“I just can’t,” he said.

I had been sitting naked and cross-legged on his bed for several minutes, without so much as blanket coverage. I had gotten so cold, my nipples could have cut his frosted glass window. I stared out that same window, blinking back any tears that threatened with their sting. The rejection was embarrassing enough, I would not let this guy see me cry.

“Okay. That’s cool,” I said weakly. I grimaced at the lack of conviction in my voice.

We had been fooling around for half an hour and, finally, things had escalated. I had been seeing this guy for about a month and it was my first night at his place. I had shaved, found my laciest red lingerie, and made sure I smelled amazing. To be blunt, I was fuckin’ ready. Evidently, he wasn’t.

“I’m sorry, I’m just not feeling it. It’s not you, I just have a lot on my mind,” he said. I assumed he was trying to backtrack, but the consolation just added insult to injury.

I nodded meekly and quickly grappled around on the floor for my clothes. I stumbled twice trying to get my legs in each hole of my leggings. The situation couldn’t have been more embarrassing unless my father suddenly decided to show up after 13 absent years. I shuddered at my disturbing imagination.

“Are you okay”? he asked.

I gave him a polite smile and told him I had to go before rushing to his front door.

“I have to head out,” I said. “I’ll talk to you later.”

I barely got out that last sentence on my way out the door.

In the weeks following that awkward encounter, I ghosted the guy and talked incessantly with friends (men and women alike) about the situation. I couldn’t shake that one question we all have after any rejection, albeit brutal or kind: what was wrong with me?

My girl friends all had similar reactions to the story – “You’re amazing.”

“He’s obviously an asshole. Or crazy. Or a crazy asshole.”

“You’re just so great, he can’t handle it.”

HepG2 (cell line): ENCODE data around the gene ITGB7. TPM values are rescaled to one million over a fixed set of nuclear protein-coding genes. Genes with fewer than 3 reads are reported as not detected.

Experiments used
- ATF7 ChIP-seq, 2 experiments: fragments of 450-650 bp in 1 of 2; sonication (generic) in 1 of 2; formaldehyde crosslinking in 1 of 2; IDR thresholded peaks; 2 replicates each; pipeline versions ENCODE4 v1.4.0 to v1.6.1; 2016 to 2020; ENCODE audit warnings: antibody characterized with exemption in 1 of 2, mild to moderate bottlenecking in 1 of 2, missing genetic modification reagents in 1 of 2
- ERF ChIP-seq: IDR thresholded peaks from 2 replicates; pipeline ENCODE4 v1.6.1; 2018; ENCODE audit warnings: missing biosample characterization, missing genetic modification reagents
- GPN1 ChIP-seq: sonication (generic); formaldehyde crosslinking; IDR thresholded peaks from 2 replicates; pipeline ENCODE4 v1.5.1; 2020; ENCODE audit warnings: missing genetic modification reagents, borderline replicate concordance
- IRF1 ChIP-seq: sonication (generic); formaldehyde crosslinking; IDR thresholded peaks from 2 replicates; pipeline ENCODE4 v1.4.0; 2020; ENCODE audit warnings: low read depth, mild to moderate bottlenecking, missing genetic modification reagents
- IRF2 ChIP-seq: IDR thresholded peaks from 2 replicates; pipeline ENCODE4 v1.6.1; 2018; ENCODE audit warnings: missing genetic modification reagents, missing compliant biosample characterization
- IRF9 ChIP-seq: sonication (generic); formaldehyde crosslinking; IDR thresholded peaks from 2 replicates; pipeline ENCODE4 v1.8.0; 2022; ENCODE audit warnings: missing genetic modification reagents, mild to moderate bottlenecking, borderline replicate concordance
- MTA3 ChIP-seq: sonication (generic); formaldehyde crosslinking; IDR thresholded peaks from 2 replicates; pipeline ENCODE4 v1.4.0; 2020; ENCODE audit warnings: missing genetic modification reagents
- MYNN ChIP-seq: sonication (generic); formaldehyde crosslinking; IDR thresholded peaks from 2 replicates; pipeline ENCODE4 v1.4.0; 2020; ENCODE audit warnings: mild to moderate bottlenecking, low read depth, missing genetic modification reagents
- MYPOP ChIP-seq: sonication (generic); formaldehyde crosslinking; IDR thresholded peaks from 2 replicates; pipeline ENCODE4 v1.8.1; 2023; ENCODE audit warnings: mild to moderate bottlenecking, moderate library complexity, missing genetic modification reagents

I didn’t believe any of it. No guy has ever rejected a girl for being too great. And though I had faced brutal sexual rejection, I didn’t believe he was just a crazy asshole. I knew something else was going on.

I turned to my guy friends. They were just as helpful as the girls.

“Sounds like something was going on in his head.”

“Is he gay?”

“The guy sounds like an asshole. You’re hot. Forget him.”

I appreciated the confidence boosters, but I didn’t need them. I needed answers. What was wrong with me? If I’m so great and hot (which I was indeed both), then why the flat-out bare-naked rejection?

I started to question everything about myself: Was it my body? I knew he liked thinner, more active women. Was it something in the bedroom? Did I make a weird face during climax? Did I make weird noises? Did I accidentally shout out “daddy!” unawares? What was wrong with me?

I lost it.

After several weeks, and a night of a few-too-many drinks, I finally broke down and just asked the guy. Yes… I drunk-texted him.

“What was wrong that night? Is there something wrong that we could work on?”

“I know it seemed that way, but you didn’t do anything wrong,” he replied.

“Then what?”

“It’s not you, it’s me.”

I was frustrated. Everyone says that. What was he playing at? He didn’t have to play nice. It was too late for that.

But after further texting, I got a little more information out of him. He was stressed, struggling with anxiety, and having trouble getting intimate with anyone. He had a lot on his plate. Before we started dating, he had gotten out of a serious relationship that he hadn’t gotten over. He also lost his job and was about to lose his apartment. His world was crumbling.

It wasn’t me.

Though I empathized with him, I was pettily relieved. It was him, not me. He had issues with intimacy, life, and not making what we had complicated.

I had been beating myself up for weeks. I had gotten rejected and, of course, assumed something was wrong with me. I had put down every minute detail of myself. Why? I knew I was beautiful, sexy, intelligent, funny as hell, and a total catch. So why had one moment of rejection destroyed all that?

Because we’re our toughest critics. We believe it has to be us. It can’t be them.

We need to change that mindset. We need to understand that, most often, it isn’t us. We need to believe in ourselves and remember the positives about us to recover from the hurt of rejection. Rejection never feels good, but we don’t need to hurt ourselves more than others hurt us.

Imagine what you would say to your best friend if she were rejected by a guy, and tell yourself the same things. You’re beautiful and he can’t appreciate that. You’re smart and he’s too dumb to see it. You’re kind and he’s not good enough for you. You’re sexy and someone will love all the things you say and do in bed. You have a lot to offer.

Ladies, stop putting yourselves down. You’re beautiful. You’re talented. You (hopefully) have your shit together. You kill with your jokes. You give the best head. You’re amazing.

It’s not you. It’s definitely them.